A remedy in the form of a court order addressed to a particular person that either prohibits him from doing or continuing to do a certain act (a prohibitory injunction) or orders him to carry out a certain act (a mandatory injunction). The remedy is discretionary and will be granted only if the court considers it just and convenient to do so; it will not be granted if damages would be a sufficient remedy.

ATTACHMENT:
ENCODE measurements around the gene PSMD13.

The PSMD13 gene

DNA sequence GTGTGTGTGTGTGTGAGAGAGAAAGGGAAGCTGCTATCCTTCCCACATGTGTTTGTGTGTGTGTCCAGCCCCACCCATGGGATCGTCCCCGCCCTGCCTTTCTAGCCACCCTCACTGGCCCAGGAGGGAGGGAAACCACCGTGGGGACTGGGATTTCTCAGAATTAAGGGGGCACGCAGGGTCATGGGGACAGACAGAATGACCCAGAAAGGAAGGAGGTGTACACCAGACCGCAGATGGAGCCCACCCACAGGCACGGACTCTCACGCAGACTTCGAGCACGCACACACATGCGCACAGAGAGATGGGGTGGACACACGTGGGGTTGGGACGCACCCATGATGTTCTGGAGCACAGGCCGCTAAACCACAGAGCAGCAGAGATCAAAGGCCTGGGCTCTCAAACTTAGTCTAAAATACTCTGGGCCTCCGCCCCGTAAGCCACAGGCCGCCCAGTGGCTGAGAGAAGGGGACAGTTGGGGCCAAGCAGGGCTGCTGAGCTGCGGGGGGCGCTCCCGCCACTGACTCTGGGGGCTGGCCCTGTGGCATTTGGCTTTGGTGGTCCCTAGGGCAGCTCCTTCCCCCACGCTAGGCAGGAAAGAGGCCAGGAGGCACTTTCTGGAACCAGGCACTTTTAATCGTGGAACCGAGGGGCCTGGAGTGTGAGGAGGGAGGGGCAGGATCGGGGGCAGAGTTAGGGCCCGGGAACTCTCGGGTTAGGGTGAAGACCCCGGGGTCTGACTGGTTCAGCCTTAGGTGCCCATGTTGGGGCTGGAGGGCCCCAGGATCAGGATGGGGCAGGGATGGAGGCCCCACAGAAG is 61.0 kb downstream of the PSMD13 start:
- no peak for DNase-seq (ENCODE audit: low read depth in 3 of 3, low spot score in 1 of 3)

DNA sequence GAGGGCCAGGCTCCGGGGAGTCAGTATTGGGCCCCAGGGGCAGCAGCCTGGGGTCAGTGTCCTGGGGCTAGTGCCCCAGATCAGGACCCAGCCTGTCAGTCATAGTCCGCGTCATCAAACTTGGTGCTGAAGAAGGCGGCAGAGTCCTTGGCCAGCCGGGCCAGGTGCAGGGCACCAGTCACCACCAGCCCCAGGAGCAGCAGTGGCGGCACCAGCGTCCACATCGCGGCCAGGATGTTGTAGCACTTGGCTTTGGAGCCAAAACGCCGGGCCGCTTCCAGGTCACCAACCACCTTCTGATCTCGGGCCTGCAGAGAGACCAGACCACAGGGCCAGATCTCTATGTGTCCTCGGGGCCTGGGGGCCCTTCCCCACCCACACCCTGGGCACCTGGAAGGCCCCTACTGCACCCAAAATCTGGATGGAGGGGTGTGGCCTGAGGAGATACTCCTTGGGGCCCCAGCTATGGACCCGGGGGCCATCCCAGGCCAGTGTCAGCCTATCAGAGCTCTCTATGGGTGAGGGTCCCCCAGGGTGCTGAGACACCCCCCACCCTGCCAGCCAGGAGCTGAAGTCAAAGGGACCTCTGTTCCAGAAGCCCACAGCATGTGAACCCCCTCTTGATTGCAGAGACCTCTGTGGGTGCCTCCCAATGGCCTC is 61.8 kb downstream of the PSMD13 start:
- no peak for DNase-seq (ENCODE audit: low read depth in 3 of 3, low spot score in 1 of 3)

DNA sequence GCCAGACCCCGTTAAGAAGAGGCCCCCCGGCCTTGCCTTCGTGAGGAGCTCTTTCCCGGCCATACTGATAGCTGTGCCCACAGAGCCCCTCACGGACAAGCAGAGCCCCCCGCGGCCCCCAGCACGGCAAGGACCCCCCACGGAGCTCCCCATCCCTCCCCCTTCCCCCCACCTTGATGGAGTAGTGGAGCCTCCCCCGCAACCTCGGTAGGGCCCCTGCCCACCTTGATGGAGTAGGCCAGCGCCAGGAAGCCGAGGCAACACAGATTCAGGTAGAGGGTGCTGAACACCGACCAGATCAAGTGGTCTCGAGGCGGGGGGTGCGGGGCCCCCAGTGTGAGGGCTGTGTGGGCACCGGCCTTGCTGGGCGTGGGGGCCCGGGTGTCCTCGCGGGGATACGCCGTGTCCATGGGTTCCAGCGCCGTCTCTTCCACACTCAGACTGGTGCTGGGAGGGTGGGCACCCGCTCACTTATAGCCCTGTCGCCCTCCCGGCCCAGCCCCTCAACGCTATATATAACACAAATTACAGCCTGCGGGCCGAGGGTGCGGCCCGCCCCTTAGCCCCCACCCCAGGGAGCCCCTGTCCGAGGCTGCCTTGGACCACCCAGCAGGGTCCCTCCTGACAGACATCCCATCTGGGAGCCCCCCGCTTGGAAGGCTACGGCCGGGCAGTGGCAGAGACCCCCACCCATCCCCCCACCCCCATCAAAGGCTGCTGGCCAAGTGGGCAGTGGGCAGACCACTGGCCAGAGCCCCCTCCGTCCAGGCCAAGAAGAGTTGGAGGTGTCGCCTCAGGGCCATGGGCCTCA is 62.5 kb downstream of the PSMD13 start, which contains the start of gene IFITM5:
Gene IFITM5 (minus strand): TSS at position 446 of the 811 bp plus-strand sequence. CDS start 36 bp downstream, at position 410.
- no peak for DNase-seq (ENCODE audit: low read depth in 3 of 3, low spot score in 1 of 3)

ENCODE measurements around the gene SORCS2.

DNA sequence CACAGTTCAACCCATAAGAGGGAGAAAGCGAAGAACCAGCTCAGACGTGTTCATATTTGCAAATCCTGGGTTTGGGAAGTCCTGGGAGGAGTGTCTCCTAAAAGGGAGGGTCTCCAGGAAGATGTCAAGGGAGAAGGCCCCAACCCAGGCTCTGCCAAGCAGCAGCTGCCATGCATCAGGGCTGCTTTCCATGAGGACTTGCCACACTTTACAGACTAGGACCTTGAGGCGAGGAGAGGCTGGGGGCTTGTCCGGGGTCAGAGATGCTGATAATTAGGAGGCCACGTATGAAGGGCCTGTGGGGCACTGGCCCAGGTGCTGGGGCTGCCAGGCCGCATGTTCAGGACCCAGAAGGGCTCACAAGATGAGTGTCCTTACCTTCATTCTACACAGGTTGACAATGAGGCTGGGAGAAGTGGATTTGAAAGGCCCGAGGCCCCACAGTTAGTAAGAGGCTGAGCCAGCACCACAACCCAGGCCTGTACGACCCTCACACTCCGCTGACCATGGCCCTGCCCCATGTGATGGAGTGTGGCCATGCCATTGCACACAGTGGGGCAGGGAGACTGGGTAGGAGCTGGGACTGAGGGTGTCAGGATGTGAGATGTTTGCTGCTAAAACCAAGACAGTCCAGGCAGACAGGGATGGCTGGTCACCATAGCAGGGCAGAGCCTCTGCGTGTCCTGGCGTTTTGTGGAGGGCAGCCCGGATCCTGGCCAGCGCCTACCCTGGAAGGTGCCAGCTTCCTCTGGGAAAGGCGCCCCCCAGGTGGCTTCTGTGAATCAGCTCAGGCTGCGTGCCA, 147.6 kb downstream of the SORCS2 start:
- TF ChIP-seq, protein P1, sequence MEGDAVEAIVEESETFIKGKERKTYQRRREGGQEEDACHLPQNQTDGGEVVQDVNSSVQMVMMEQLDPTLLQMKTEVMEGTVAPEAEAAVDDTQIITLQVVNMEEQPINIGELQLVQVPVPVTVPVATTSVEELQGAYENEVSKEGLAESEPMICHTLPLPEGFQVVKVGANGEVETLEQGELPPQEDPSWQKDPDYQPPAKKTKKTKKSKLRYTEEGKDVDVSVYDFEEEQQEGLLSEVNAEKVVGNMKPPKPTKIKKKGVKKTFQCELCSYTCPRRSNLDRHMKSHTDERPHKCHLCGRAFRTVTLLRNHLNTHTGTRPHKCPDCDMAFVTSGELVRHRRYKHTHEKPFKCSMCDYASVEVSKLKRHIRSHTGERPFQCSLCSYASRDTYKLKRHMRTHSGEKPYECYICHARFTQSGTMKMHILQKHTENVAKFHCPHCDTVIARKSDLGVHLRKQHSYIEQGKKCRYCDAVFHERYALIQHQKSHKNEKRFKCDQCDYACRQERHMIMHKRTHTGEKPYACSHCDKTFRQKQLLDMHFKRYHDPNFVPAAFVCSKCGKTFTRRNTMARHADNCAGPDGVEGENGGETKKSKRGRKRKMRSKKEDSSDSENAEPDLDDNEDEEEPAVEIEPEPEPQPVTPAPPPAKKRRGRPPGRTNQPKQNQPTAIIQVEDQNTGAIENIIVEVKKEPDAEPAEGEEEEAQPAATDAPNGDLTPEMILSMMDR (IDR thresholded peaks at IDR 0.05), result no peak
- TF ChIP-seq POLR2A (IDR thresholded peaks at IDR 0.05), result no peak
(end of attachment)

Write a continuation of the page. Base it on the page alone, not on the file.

Injunctions are often needed urgently. A temporary injunction (an interim injunction) may therefore be granted at a special hearing pending the outcome of the main hearing of the case. If it is granted, the claimant must undertake to compensate the defendant for any damage he has suffered by the grant of the injunction if the defendant is successful in the main action. If judgment is given for the claimant in the main action, a perpetual injunction may be granted. A person who fails to abide by the terms of an injunction may be guilty of contempt of court. See also freezing injunction; quia timet.